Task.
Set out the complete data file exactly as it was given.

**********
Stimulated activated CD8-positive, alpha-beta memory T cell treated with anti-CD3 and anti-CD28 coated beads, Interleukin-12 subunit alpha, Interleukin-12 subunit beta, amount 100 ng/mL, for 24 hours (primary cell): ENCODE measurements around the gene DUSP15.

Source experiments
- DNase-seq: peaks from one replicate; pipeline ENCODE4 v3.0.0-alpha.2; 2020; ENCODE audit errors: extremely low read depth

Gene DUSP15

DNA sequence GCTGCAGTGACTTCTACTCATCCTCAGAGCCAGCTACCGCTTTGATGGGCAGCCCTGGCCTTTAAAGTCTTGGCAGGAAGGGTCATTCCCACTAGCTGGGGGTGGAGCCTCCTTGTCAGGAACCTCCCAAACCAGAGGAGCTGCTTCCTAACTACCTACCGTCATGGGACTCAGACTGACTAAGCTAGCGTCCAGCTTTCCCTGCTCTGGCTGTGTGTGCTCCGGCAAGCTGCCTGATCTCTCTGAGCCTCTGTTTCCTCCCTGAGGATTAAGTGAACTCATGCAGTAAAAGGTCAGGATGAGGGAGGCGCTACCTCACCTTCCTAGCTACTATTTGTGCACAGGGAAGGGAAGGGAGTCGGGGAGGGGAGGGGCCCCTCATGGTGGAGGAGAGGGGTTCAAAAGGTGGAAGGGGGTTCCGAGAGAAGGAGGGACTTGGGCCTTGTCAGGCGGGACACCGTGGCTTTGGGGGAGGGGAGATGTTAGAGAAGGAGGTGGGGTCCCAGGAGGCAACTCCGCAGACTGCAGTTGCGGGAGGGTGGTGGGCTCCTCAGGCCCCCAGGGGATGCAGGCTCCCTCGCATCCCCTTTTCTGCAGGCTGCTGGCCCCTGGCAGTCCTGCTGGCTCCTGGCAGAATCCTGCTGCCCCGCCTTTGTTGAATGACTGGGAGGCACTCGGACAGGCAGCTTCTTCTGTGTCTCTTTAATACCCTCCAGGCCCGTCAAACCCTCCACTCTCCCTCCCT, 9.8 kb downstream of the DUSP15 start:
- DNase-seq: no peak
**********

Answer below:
Stimulated activated CD8-positive, alpha-beta memory T cell treated with anti-CD3 and anti-CD28 coated beads, Interleukin-12 subunit alpha, Interleukin-12 subunit beta, amount 100 ng/mL, for 24 hours (primary cell): ENCODE measurements around the gene DUSP15.

Source experiments
- DNase-seq: peaks from one replicate; pipeline ENCODE4 v3.0.0-alpha.2; 2020; ENCODE audit errors: extremely low read depth

Gene DUSP15

DNA sequence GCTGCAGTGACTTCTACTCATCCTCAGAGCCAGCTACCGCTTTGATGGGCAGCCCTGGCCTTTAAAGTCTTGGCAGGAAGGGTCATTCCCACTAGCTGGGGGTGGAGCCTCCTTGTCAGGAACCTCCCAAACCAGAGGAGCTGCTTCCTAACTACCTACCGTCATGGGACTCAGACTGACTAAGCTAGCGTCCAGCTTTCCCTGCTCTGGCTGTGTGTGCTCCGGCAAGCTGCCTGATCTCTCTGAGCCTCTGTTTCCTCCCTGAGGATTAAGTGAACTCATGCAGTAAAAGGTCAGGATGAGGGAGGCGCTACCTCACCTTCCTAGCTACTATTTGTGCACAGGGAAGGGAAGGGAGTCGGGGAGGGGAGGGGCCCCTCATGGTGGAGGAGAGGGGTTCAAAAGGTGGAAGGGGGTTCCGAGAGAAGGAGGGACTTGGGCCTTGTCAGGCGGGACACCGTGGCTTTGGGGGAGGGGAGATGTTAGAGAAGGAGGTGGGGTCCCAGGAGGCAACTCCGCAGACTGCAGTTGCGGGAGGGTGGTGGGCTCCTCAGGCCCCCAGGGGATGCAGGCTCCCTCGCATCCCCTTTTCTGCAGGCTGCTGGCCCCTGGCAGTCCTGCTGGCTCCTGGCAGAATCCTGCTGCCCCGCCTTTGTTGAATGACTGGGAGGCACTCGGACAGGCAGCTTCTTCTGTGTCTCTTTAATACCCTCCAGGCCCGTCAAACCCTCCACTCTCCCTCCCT, 9.8 kb downstream of the DUSP15 start:
- DNase-seq: no peak